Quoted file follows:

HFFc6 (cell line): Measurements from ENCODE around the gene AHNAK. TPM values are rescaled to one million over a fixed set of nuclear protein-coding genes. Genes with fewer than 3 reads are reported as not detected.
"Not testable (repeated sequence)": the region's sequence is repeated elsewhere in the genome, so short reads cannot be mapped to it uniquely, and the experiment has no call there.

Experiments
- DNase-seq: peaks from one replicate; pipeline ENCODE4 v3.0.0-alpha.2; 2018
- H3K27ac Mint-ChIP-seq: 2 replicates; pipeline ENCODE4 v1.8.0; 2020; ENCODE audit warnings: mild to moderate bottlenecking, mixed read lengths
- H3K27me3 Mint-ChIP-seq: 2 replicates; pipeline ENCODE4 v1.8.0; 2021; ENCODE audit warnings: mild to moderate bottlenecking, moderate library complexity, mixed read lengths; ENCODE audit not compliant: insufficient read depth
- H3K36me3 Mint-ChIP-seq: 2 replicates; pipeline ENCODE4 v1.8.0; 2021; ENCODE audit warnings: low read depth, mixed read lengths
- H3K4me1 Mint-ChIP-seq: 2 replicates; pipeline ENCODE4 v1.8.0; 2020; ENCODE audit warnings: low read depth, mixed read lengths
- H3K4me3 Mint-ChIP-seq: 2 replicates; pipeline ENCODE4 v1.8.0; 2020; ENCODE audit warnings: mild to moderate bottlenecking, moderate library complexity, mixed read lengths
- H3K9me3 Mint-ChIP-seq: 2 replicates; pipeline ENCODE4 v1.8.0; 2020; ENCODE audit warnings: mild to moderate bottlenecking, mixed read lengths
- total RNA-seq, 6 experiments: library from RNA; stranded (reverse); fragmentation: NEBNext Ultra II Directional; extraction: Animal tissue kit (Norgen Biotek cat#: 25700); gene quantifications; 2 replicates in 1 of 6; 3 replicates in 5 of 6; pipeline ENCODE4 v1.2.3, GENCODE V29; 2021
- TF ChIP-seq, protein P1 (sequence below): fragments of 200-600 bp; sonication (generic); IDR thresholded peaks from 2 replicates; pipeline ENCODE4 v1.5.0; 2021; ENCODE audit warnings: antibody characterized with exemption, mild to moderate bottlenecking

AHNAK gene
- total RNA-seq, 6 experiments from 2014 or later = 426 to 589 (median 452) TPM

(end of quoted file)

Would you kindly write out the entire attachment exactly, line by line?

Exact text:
HFFc6 (cell line): Measurements from ENCODE around the gene AHNAK. TPM values are rescaled to one million over a fixed set of nuclear protein-coding genes. Genes with fewer than 3 reads are reported as not detected.
"Not testable (repeated sequence)": the region's sequence is repeated elsewhere in the genome, so short reads cannot be mapped to it uniquely, and the experiment has no call there.

Experiments
- DNase-seq: peaks from one replicate; pipeline ENCODE4 v3.0.0-alpha.2; 2018
- H3K27ac Mint-ChIP-seq: 2 replicates; pipeline ENCODE4 v1.8.0; 2020; ENCODE audit warnings: mild to moderate bottlenecking, mixed read lengths
- H3K27me3 Mint-ChIP-seq: 2 replicates; pipeline ENCODE4 v1.8.0; 2021; ENCODE audit warnings: mild to moderate bottlenecking, moderate library complexity, mixed read lengths; ENCODE audit not compliant: insufficient read depth
- H3K36me3 Mint-ChIP-seq: 2 replicates; pipeline ENCODE4 v1.8.0; 2021; ENCODE audit warnings: low read depth, mixed read lengths
- H3K4me1 Mint-ChIP-seq: 2 replicates; pipeline ENCODE4 v1.8.0; 2020; ENCODE audit warnings: low read depth, mixed read lengths
- H3K4me3 Mint-ChIP-seq: 2 replicates; pipeline ENCODE4 v1.8.0; 2020; ENCODE audit warnings: mild to moderate bottlenecking, moderate library complexity, mixed read lengths
- H3K9me3 Mint-ChIP-seq: 2 replicates; pipeline ENCODE4 v1.8.0; 2020; ENCODE audit warnings: mild to moderate bottlenecking, mixed read lengths
- total RNA-seq, 6 experiments: library from RNA; stranded (reverse); fragmentation: NEBNext Ultra II Directional; extraction: Animal tissue kit (Norgen Biotek cat#: 25700); gene quantifications; 2 replicates in 1 of 6; 3 replicates in 5 of 6; pipeline ENCODE4 v1.2.3, GENCODE V29; 2021
- TF ChIP-seq, protein P1 (sequence below): fragments of 200-600 bp; sonication (generic); IDR thresholded peaks from 2 replicates; pipeline ENCODE4 v1.5.0; 2021; ENCODE audit warnings: antibody characterized with exemption, mild to moderate bottlenecking

AHNAK gene
- total RNA-seq, 6 experiments from 2014 or later = 426 to 589 (median 452) TPM